What’s the Story Behind the Franklin Square Burial Ground?

What’s the Story Behind the Franklin Square Burial Ground?

In 1741, members of the congregation purchased land for use as a burial ground in Northeast Square from the sons of William Penn.  In 1772, the deed for the land was transferred to the church.

Soon after the Revolution, the city started the proceedings to recover the burial ground.  Finally, in 1836 the Supreme Court of Pennsylvania decided that the sons of William Penn had had no right to sell public land to the church.  In wake of the decision, the city gave the church a period of time in which to remove the bodies and gravestones.  The church was told that any remaining gravestones would be laid flat and the area covered with 2 to 5 feet of fill.  Given that there were in excess of 3,100 burials in Franklin Square and given that the congregation was in the process of tearing down their 1772 building and constructing a new church (our current building), it’s hard to believe that the church was able to afford to move all the remains out to New Cemetery located between Mulberry (Arch) and Cherry and between 17th and 18th Streets.  The remains must have been moved, though, because so few bones were found during the restoration of Franklin Square in 2006.  The gravestones were a different story.  Many of them were uncovered.  Excavation revealed, however, that the gravestones were not laid flat as the city said would happen.  Instead, the city used the gravestones as curbing along the radiating pattern of pathways in the square.  (See photo) Because the gravestones had not been exposed to the air, the inscriptions were very legible and in excellent shape.  The supervising archaeologist recorded the GPS location, size and wording of every gravestone uncovered.  All the gravestones that could not be left in place but had to be removed due to construction were recorded and carefully re buried together in such a way as to conserve them. The city of Philadelphia refused to give Old First any of the gravestones uncovered in 2006.  Would that the  gravestones of Rev. Michael Schlatter, Rev. Casper Weyberg, William Will, Rev. Herman Winkhaus, or Rev. William Hendel had been found, but those and at least 3,000 others are likely still there under Franklin Square.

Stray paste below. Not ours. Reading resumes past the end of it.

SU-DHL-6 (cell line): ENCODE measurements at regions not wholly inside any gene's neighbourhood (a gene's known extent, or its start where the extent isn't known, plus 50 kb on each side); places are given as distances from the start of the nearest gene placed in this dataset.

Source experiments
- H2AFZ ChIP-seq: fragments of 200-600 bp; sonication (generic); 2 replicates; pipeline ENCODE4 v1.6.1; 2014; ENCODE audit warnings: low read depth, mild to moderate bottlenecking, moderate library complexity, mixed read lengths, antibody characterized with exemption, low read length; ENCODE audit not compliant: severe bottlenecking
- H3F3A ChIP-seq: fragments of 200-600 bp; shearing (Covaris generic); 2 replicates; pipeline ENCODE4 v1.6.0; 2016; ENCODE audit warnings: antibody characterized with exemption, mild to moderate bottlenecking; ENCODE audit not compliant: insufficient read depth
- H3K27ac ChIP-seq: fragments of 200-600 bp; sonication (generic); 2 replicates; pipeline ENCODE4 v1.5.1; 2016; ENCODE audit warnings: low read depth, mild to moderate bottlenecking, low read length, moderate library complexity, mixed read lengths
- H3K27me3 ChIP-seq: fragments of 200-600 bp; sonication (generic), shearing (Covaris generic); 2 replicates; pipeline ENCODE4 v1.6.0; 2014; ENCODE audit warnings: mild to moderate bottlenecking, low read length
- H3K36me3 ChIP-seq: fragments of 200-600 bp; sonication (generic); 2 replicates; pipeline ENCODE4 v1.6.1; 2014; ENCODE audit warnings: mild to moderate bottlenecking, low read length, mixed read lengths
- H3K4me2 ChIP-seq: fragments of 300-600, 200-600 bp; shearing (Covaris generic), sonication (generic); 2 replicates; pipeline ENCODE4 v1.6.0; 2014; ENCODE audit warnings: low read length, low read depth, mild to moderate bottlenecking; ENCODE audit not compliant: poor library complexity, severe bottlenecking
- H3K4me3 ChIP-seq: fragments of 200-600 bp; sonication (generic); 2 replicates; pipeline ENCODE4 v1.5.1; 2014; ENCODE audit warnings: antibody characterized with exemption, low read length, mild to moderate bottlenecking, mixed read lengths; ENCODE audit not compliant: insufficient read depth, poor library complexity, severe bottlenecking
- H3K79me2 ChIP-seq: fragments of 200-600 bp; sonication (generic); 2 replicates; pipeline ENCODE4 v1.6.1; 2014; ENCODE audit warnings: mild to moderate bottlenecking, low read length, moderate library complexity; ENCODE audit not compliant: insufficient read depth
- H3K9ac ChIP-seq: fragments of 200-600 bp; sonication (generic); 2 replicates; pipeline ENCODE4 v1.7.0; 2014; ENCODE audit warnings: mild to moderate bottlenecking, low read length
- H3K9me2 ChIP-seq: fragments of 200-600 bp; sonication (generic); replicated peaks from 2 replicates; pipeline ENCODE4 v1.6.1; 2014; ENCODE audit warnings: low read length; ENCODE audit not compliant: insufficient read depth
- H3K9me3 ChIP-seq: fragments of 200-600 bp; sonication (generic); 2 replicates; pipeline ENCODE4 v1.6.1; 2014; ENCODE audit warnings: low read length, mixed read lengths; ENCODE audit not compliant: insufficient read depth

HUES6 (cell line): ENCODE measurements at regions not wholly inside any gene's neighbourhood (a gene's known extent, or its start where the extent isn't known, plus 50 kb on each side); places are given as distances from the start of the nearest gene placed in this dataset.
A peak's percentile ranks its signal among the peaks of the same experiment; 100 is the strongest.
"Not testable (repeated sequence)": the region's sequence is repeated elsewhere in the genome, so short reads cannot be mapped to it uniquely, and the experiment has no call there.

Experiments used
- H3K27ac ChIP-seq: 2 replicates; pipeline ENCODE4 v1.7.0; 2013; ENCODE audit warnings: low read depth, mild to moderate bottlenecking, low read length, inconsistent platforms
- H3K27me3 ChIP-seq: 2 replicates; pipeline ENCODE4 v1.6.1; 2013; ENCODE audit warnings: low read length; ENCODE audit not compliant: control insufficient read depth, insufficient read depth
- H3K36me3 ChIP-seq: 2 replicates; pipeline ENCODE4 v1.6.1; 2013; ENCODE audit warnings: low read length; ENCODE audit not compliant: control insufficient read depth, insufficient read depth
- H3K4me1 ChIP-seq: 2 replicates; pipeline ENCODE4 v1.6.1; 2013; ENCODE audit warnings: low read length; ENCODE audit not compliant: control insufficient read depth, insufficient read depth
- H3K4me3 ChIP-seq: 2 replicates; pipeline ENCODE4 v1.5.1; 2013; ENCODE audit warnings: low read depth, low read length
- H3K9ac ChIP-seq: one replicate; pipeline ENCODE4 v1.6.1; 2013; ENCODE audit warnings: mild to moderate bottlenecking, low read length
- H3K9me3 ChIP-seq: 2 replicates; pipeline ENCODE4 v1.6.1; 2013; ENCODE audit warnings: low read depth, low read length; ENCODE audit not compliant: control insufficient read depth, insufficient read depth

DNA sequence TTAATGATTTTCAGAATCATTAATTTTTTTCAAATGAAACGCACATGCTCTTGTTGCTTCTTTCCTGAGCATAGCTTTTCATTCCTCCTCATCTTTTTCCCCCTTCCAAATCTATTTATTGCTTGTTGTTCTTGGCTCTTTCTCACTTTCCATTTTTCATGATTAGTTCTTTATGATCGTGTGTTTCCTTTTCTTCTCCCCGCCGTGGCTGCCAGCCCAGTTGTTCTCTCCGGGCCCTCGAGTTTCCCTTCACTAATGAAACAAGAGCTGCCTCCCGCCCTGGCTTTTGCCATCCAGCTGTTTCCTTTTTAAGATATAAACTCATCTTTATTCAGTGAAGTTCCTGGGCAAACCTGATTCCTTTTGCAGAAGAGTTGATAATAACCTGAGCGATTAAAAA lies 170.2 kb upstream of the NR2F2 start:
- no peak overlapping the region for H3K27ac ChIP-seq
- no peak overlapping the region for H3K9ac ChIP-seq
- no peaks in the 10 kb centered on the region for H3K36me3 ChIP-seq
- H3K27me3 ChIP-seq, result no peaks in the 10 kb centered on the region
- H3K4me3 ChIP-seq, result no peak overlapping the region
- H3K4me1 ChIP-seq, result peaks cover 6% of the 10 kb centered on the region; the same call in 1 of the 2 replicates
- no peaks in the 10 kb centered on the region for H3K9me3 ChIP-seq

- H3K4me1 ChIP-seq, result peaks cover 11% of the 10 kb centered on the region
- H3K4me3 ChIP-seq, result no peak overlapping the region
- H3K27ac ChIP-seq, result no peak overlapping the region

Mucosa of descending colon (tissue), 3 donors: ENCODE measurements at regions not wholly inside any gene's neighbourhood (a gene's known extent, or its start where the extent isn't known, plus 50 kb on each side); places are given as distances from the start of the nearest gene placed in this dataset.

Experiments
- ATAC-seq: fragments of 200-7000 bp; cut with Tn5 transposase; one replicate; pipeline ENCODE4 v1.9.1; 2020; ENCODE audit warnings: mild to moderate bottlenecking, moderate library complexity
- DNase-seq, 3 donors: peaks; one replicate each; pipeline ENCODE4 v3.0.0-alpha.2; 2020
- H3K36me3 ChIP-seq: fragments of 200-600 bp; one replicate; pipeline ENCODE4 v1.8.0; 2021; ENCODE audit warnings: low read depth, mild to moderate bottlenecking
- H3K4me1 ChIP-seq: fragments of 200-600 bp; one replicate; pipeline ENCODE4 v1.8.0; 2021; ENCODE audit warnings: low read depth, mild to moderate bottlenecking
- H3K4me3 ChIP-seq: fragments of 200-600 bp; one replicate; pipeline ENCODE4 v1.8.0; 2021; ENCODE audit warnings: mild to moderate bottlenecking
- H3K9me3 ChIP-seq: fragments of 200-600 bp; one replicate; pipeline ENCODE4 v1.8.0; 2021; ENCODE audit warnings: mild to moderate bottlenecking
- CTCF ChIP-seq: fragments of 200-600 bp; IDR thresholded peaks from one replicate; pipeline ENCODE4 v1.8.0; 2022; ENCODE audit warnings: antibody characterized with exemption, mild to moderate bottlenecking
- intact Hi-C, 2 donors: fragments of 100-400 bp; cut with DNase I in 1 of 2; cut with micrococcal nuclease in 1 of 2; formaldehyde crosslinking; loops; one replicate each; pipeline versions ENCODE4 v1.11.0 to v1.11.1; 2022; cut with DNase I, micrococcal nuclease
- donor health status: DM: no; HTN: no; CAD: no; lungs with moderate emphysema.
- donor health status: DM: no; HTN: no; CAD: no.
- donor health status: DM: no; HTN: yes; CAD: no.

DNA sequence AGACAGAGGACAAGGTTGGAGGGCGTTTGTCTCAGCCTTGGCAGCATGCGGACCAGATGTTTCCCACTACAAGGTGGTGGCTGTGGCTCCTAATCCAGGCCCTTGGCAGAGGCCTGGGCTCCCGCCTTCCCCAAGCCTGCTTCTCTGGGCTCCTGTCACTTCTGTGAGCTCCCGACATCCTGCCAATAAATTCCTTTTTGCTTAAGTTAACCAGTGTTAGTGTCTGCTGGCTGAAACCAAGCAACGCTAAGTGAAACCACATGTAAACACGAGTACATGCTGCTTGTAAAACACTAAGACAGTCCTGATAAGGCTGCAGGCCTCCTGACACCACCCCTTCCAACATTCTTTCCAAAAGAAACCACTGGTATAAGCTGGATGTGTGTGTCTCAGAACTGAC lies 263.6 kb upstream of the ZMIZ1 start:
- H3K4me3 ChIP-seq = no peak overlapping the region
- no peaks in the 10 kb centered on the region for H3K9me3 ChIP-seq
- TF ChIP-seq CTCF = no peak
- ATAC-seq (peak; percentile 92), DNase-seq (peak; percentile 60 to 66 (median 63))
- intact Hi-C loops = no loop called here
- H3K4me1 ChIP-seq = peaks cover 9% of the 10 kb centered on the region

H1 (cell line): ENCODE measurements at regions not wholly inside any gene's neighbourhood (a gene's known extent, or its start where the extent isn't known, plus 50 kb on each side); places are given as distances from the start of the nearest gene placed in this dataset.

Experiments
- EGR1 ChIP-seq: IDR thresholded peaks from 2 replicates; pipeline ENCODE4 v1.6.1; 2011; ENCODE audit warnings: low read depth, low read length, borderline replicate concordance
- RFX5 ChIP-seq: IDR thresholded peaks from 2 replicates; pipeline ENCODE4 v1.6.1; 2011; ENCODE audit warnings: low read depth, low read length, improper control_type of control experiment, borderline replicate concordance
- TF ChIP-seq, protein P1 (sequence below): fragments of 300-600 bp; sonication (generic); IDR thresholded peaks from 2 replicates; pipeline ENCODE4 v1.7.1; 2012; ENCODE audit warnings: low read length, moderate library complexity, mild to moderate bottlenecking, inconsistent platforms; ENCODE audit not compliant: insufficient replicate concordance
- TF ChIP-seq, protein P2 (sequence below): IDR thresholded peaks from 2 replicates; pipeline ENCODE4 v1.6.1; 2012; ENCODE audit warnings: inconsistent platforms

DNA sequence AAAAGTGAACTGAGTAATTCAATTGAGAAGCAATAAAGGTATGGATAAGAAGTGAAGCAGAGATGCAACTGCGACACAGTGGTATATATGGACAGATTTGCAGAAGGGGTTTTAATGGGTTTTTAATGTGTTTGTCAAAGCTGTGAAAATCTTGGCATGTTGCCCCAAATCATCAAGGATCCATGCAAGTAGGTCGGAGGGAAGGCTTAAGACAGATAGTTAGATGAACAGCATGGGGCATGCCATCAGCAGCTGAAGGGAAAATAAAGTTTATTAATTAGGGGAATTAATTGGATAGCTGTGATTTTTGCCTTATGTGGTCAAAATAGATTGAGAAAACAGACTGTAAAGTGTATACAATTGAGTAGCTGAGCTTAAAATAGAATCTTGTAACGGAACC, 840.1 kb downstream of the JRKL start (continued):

In 1978 Old First installed a memorial marker in the area of Franklin Square where the burial ground was located.  During the construction work of spring/summer of 2006, the Old First marker was removed, restored, and re-installed to the east of the caddy shack and a descriptive historic marker was erected along a nearby path.  The gravestones displayed in the lower narthex were found during work in Franklin Square prior to the Bicentennial.  Some additional gravestones are stored in the crypts. Anne and Robert Calvert generously funded the conservation of the gravestones and the installation of the Franklin Square Burial Ground display in the lower narthex in 2004.

Nancy Donohue, Old First Archivist